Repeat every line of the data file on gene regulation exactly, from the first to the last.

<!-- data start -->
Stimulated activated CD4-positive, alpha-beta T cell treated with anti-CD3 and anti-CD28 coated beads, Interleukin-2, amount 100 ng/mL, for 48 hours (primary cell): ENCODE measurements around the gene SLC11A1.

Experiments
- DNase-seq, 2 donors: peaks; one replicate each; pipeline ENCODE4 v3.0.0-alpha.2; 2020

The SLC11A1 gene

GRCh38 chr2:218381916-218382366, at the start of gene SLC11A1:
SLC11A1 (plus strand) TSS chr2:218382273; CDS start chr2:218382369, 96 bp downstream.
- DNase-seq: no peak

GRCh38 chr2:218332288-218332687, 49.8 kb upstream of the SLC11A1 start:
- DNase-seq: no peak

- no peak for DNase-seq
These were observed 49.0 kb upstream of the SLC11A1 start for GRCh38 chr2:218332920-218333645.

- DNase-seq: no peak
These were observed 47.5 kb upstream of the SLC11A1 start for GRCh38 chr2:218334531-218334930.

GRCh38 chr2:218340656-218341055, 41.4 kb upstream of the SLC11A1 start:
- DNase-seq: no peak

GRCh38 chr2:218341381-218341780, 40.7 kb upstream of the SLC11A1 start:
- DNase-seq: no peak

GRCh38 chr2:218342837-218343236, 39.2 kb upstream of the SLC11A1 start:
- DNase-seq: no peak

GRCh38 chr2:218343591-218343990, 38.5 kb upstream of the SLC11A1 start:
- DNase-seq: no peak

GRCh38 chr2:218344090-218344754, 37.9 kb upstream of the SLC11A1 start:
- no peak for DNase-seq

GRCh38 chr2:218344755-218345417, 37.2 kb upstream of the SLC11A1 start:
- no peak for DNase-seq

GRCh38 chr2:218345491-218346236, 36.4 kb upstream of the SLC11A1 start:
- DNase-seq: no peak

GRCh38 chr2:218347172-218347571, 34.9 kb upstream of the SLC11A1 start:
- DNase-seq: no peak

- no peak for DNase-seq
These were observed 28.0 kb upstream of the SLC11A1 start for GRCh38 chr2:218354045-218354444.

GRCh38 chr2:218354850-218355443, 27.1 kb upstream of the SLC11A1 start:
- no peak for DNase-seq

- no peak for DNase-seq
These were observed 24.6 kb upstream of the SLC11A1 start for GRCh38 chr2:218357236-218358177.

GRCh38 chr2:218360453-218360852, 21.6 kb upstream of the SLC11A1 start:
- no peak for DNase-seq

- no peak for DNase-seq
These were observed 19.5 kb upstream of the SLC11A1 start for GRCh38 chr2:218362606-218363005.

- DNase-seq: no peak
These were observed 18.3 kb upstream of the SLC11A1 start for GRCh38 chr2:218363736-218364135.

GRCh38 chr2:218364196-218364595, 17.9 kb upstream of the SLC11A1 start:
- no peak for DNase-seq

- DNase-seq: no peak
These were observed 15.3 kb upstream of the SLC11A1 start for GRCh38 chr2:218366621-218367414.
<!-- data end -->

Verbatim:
Stimulated activated CD4-positive, alpha-beta T cell treated with anti-CD3 and anti-CD28 coated beads, Interleukin-2, amount 100 ng/mL, for 48 hours (primary cell): ENCODE measurements around the gene SLC11A1.

Experiments
- DNase-seq, 2 donors: peaks; one replicate each; pipeline ENCODE4 v3.0.0-alpha.2; 2020

The SLC11A1 gene

GRCh38 chr2:218381916-218382366, at the start of gene SLC11A1:
SLC11A1 (plus strand) TSS chr2:218382273; CDS start chr2:218382369, 96 bp downstream.
- DNase-seq: no peak

GRCh38 chr2:218332288-218332687, 49.8 kb upstream of the SLC11A1 start:
- DNase-seq: no peak

- no peak for DNase-seq
These were observed 49.0 kb upstream of the SLC11A1 start for GRCh38 chr2:218332920-218333645.

- DNase-seq: no peak
These were observed 47.5 kb upstream of the SLC11A1 start for GRCh38 chr2:218334531-218334930.

GRCh38 chr2:218340656-218341055, 41.4 kb upstream of the SLC11A1 start:
- DNase-seq: no peak

GRCh38 chr2:218341381-218341780, 40.7 kb upstream of the SLC11A1 start:
- DNase-seq: no peak

GRCh38 chr2:218342837-218343236, 39.2 kb upstream of the SLC11A1 start:
- DNase-seq: no peak

GRCh38 chr2:218343591-218343990, 38.5 kb upstream of the SLC11A1 start:
- DNase-seq: no peak

GRCh38 chr2:218344090-218344754, 37.9 kb upstream of the SLC11A1 start:
- no peak for DNase-seq

GRCh38 chr2:218344755-218345417, 37.2 kb upstream of the SLC11A1 start:
- no peak for DNase-seq

GRCh38 chr2:218345491-218346236, 36.4 kb upstream of the SLC11A1 start:
- DNase-seq: no peak

GRCh38 chr2:218347172-218347571, 34.9 kb upstream of the SLC11A1 start:
- DNase-seq: no peak

- no peak for DNase-seq
These were observed 28.0 kb upstream of the SLC11A1 start for GRCh38 chr2:218354045-218354444.

GRCh38 chr2:218354850-218355443, 27.1 kb upstream of the SLC11A1 start:
- no peak for DNase-seq

- no peak for DNase-seq
These were observed 24.6 kb upstream of the SLC11A1 start for GRCh38 chr2:218357236-218358177.

GRCh38 chr2:218360453-218360852, 21.6 kb upstream of the SLC11A1 start:
- no peak for DNase-seq

- no peak for DNase-seq
These were observed 19.5 kb upstream of the SLC11A1 start for GRCh38 chr2:218362606-218363005.

- DNase-seq: no peak
These were observed 18.3 kb upstream of the SLC11A1 start for GRCh38 chr2:218363736-218364135.

GRCh38 chr2:218364196-218364595, 17.9 kb upstream of the SLC11A1 start:
- no peak for DNase-seq

- DNase-seq: no peak
These were observed 15.3 kb upstream of the SLC11A1 start for GRCh38 chr2:218366621-218367414.